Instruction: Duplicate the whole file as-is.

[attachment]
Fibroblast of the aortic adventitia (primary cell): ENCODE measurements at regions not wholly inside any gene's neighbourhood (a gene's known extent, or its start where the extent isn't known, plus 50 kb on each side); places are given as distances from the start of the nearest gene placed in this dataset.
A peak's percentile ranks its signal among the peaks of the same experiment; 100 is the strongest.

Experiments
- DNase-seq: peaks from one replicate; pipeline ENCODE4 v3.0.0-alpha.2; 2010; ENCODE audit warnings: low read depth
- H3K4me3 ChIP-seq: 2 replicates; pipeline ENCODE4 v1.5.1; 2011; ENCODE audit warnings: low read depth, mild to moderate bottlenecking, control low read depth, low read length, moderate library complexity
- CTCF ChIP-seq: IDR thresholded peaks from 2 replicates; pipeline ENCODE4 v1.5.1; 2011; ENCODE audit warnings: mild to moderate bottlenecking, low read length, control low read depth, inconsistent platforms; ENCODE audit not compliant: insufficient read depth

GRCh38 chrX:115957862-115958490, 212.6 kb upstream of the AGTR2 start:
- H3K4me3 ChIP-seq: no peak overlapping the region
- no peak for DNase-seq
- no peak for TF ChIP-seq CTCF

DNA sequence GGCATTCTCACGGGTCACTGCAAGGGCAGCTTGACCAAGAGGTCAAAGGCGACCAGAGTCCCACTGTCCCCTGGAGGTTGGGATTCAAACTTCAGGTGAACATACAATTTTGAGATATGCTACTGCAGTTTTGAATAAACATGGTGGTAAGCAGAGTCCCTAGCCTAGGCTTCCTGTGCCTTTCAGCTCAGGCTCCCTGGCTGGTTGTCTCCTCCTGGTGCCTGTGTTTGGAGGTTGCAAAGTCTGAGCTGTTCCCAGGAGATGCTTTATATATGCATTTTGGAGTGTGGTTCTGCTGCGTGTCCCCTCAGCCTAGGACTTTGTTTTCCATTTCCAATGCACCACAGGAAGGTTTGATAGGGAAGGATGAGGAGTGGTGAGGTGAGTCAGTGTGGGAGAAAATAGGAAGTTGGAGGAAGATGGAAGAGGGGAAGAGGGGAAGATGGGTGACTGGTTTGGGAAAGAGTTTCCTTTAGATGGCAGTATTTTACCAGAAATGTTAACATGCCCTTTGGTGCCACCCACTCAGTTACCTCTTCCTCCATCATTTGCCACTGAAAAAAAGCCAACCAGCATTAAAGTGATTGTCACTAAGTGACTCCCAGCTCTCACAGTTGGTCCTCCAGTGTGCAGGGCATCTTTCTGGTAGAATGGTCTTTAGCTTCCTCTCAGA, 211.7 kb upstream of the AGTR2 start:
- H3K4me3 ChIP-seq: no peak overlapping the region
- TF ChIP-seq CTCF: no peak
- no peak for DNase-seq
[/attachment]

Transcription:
Fibroblast of the aortic adventitia (primary cell): ENCODE measurements at regions not wholly inside any gene's neighbourhood (a gene's known extent, or its start where the extent isn't known, plus 50 kb on each side); places are given as distances from the start of the nearest gene placed in this dataset.
A peak's percentile ranks its signal among the peaks of the same experiment; 100 is the strongest.

Experiments
- DNase-seq: peaks from one replicate; pipeline ENCODE4 v3.0.0-alpha.2; 2010; ENCODE audit warnings: low read depth
- H3K4me3 ChIP-seq: 2 replicates; pipeline ENCODE4 v1.5.1; 2011; ENCODE audit warnings: low read depth, mild to moderate bottlenecking, control low read depth, low read length, moderate library complexity
- CTCF ChIP-seq: IDR thresholded peaks from 2 replicates; pipeline ENCODE4 v1.5.1; 2011; ENCODE audit warnings: mild to moderate bottlenecking, low read length, control low read depth, inconsistent platforms; ENCODE audit not compliant: insufficient read depth

GRCh38 chrX:115957862-115958490, 212.6 kb upstream of the AGTR2 start:
- H3K4me3 ChIP-seq: no peak overlapping the region
- no peak for DNase-seq
- no peak for TF ChIP-seq CTCF

DNA sequence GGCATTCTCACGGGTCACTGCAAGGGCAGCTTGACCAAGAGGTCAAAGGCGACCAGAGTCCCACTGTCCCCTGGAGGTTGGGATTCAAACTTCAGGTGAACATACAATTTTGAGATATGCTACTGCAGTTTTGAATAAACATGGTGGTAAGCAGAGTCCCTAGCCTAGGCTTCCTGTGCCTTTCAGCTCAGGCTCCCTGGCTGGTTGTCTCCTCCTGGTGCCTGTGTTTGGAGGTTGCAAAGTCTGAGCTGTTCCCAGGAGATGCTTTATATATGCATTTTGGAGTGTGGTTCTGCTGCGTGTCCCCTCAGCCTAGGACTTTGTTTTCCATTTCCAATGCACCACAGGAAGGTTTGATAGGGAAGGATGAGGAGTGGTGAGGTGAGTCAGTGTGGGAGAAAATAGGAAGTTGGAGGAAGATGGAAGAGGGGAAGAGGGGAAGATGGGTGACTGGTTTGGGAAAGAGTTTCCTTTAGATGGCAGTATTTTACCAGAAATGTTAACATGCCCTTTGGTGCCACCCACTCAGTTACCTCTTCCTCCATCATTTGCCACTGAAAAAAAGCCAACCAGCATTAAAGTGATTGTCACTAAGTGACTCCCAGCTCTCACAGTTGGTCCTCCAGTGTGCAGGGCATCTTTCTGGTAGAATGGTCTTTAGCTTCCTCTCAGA, 211.7 kb upstream of the AGTR2 start:
- H3K4me3 ChIP-seq: no peak overlapping the region
- TF ChIP-seq CTCF: no peak
- no peak for DNase-seq